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From Fredericksburg, 1862, to the end of the Gettysburg campaign, July 31, 1863.

The Fredericksburg field offered little opportunity to the cavalry. In the Chancellorsville fight, at Burnt Furnace, and Ely's Ford, as [7] well as in the delicate task of screening the last flank movement, of Jackson, effective work was done, of which few reports were made. Following these fights, came the battles of Kelly's Ford, March 13, 1863, and ‘Fleetwood Hill’ of June 9th, 1863. These deserve a fuller notice than can be given. At the last fight, one of the severest cavalry engagements of modern times, Munford commanded the 1st, 2nd and 3rd regiments. He was at Oak Shade, seven miles from Fleetwood when the action begun, and owing to conflicting orders received, was delayed in his march. He arrived in time to render valuable assistance, and his sharp-shooters repulsed the enemy on the left of our lines. He has been blamed for the delay. I marched with him, heard the orders he received, and commanded his sharp shooters, losing three men killed, and eighteen wounded in a very few minutes after getting into the fight. I have not been able to find his official report but the statement made from memory is very nearly corroborated by McClellan in his life of Stuart.

In this fight known as ‘Fleetwood’ about 10,000 cavalrymen on each side, were engaged all day. The Confederate loss was over 500, and the Federal over 900 killed, wounded and missing.

I wish that some of these infantry soldiers could have stood on the hill at the Barbour house and been lookers on. It was a ‘glorious sight to see, for him who had no friend, no brother there.’

The fights at Aldie, Middleburg and Upperville were spirited affairs. Colonel Munford commanded the 2nd and 3rd regiments. He reports the capture of 138 prisoners, while his own loss was 19. We find few reports from Federal officers in these battles. In the three engagements, Stuart reports a loss of 65 killed, 279 wounded, and 166 missing.

McClellan in his life of Stuart gives the Federal loss at 827. On the 12th of June General Stuart began the hazardous movement of crossing the Potomac and marching around the Federal army. He selected Hampton's, Fitz Lee's and W. H. F. Lee's brigades, leaving those of Robertson and W. E. Jones to accompany the army into Pennsylvania. These, with Jenkins' brigade, must have numbered 4,000 sabres, and yet we have often heard, and most men think, that Lee's army was left without cavalry. Verily, it will take an hundred years to correct the errors of our history. Do you ask who will be enquiring about it at the end of the 20th century? All students of military tactics, the descendants of these sons of veterans who will be tracing their history back to the men who rode with Stuart and Hampton, and marched under Lee and Jackson. [8] The inexorable law of heredity will quicken this study. Though generations of Virginians have been on the inquiry as to where they came from, giving little attention as to where they may be going. The members of Stuart's cavalry grow weary when you speak of the Gettysburg campaign, during the long days and sleepless nights that attended our long march, in rear of the Federal army, on to Carlisle, Pennsylvania, and back to Gettysburg, where we fought on the 3rd of July. Colonel Munford commanded Fitz Lee's brigade, after Hampton was wounded, and Fitz Lee was given the division. On the 3rd of July all of this brigade, save the 4th Virginia was engaged; the opposing forces being commanded by Gregg and Custer. The former reports a loss of 295, and the latter, 502, which clearly indicates the magnitude of the fight. Time will fail to tell of the Bristoe campaign, the fights at Jack's shop and James City, the Buckland races, and Kilpatrick's raid. As I mention the names the old cavalrymen of Wickham's brigade will recall many a scene indelibly fixed in their memory, as well as the noble bearing of the soldier whose portrait is added this night to the splendid array of heroes surrounding these walls. During the winter of 1863-64 while our army was in Culpeper county and the cavalry guarding all the fords of the Rappahannock, Colonel Munford, Colonel W. R. Carter (who fell at Trevillian's), Captain Fox, of Gloucester and Captain Hammond of the 2nd regiment and myself, served on a court-martial, occupying the same hotel with Colonel Munford, and often consulting him upon trying and distressing cases that came before us, I learned to know and love the man, and there began a friendship that lasted throughout the war, and has continued to this day. Many of us were anxious to see Colonel Munford promoted. When I guardedly referred to this no word of complaint fell from his lips. Only the good of the service and an ardent desire to contribute all in his power to this end seemed to move him.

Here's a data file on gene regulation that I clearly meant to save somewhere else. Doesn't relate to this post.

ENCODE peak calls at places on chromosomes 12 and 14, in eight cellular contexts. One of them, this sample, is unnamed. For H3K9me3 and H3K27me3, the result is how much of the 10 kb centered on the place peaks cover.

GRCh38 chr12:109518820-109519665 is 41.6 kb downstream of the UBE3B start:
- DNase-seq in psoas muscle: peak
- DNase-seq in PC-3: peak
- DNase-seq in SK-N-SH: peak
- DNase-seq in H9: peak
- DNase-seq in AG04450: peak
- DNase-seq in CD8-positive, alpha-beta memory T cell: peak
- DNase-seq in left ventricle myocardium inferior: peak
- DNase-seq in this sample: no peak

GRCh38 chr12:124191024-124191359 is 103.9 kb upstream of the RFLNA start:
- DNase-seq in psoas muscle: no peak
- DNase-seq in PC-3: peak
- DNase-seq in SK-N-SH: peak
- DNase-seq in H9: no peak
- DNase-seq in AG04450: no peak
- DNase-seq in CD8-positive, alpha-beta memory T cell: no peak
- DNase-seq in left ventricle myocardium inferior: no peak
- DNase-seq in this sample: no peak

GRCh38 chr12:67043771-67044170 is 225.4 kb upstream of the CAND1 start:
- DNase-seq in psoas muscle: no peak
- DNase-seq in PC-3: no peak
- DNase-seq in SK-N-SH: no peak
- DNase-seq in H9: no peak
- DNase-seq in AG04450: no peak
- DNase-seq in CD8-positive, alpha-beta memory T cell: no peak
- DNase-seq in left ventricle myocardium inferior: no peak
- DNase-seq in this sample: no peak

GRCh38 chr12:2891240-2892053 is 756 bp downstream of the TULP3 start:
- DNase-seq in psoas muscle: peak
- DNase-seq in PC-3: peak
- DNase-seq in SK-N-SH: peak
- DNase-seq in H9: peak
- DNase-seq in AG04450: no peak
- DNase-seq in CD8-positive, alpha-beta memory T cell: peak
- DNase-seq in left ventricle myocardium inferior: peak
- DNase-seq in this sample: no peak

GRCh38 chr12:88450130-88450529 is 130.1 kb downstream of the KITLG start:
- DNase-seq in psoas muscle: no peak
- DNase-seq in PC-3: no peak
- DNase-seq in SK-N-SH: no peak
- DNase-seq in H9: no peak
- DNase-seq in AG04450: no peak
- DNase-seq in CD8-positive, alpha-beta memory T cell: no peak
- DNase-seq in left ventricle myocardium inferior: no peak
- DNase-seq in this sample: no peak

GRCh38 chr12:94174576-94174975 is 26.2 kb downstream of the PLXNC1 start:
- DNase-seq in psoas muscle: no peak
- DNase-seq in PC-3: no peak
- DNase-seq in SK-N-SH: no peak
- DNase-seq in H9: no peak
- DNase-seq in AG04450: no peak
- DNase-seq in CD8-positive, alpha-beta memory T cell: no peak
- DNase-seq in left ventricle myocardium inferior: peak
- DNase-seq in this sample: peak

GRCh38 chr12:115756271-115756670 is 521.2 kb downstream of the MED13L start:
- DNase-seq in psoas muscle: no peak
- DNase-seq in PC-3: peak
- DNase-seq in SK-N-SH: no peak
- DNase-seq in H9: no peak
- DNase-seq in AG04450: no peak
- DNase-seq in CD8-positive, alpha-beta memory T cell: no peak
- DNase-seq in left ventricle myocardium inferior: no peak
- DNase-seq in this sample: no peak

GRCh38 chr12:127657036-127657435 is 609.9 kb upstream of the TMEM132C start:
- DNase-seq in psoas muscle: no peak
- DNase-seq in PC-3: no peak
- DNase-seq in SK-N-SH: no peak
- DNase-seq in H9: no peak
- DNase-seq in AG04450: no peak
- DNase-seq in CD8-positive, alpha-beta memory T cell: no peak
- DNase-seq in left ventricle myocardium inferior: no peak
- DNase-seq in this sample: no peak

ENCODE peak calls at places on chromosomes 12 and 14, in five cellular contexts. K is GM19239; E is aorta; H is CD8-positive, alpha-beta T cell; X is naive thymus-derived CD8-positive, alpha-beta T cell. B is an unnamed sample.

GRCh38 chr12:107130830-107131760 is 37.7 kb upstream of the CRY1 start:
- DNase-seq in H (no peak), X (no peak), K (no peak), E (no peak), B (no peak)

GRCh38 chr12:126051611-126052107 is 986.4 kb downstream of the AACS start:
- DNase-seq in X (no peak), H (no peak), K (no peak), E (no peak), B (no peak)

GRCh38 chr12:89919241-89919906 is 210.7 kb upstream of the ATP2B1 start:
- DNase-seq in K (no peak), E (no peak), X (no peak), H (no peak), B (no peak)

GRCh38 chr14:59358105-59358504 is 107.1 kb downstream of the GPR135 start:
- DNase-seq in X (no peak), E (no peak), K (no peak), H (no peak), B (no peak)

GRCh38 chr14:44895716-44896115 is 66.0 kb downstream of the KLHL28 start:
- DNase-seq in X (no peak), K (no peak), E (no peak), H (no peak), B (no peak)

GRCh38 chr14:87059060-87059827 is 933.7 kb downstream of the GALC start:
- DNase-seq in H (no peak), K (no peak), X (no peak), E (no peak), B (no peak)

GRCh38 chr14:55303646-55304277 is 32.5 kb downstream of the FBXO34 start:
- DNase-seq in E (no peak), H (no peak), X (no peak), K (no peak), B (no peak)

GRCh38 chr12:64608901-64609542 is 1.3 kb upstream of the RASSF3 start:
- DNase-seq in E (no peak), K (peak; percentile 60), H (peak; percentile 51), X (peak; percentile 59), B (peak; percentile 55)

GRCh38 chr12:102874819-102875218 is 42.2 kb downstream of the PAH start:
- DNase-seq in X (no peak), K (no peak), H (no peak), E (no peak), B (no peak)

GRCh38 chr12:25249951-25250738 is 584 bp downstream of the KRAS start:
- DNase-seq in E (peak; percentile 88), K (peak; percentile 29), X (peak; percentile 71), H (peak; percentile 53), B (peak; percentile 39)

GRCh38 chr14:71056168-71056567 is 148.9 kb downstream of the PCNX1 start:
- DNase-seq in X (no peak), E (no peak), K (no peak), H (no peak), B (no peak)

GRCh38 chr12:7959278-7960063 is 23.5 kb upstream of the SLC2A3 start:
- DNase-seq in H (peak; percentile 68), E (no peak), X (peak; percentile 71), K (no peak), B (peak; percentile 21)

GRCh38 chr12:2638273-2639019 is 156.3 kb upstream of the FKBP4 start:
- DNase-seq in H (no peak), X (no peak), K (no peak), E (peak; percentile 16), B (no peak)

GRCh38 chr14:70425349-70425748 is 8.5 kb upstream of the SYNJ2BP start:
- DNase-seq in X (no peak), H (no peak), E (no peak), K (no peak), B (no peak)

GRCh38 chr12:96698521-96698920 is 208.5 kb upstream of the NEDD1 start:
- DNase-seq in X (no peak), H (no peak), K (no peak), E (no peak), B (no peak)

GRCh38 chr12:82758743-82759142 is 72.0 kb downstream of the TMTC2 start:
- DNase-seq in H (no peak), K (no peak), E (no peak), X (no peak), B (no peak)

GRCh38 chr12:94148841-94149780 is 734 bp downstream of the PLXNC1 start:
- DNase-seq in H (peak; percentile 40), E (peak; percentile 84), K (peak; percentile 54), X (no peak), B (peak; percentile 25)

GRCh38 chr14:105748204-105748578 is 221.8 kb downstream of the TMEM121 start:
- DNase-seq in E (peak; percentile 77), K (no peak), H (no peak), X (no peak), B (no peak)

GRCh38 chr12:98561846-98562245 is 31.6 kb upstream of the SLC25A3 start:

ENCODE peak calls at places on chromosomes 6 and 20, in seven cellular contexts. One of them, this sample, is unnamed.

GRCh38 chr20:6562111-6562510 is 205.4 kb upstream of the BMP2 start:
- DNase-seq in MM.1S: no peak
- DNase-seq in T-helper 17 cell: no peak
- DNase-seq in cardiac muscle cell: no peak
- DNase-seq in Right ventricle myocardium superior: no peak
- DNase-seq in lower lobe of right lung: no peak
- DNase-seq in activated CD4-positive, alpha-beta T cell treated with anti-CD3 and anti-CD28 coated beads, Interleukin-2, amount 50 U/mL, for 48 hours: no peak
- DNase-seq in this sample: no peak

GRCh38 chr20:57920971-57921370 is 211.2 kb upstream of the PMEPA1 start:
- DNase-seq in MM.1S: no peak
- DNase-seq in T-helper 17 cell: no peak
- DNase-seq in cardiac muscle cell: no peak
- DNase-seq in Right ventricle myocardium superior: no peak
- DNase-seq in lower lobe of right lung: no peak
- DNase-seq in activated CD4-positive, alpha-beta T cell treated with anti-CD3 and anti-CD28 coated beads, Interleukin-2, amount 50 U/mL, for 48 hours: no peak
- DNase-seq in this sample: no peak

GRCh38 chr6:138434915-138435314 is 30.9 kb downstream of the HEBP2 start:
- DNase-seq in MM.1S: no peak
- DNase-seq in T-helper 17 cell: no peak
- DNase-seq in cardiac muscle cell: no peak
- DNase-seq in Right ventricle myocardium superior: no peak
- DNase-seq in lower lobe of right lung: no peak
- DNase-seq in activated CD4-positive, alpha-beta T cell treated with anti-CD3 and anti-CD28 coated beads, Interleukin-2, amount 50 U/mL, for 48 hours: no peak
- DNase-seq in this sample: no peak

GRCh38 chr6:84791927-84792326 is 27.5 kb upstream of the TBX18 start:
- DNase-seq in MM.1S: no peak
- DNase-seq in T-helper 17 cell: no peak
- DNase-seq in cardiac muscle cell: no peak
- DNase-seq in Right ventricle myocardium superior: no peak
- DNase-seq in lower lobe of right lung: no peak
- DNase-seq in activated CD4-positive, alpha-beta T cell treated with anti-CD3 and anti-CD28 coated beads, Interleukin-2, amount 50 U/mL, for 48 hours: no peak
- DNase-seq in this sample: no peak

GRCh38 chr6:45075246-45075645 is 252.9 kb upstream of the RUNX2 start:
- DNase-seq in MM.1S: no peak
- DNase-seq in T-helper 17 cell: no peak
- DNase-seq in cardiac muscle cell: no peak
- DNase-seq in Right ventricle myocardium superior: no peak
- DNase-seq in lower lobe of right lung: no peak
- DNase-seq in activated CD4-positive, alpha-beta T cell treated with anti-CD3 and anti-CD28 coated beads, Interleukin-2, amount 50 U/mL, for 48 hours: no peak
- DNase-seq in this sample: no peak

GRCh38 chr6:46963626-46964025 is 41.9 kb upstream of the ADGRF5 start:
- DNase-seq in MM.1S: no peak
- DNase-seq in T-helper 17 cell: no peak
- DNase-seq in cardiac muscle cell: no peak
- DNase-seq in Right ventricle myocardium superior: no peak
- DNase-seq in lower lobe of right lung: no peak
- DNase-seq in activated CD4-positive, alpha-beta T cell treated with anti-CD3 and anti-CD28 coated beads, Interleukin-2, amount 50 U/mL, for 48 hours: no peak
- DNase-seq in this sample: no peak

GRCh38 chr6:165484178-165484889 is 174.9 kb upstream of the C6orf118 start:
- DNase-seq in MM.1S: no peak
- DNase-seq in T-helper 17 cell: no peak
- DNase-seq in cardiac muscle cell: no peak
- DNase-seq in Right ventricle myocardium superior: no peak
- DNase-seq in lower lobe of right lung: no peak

The Wilderness campaign opened in May, 1864, and our deliberations at Orange Courthouse were ended by a summons from headquarters to join our respective commands. I can never forget a prophetic remark of Rev. J. C. Hiden at Orange. As we mounted our horses he said; ‘I hear the guns now. The next thing I expect to learn will be that you gentlemen are killed.’ In a few days we saw Captain Fox, and Hammond—than whom I never knew more gallant men—fall near the glorious Stuart at Yellow Tavern. At Trevillian's the noble-hearted Carter fell, leading [9] the 3rd regiment, boys whom he loved so well, and every one of whom he could call by name.

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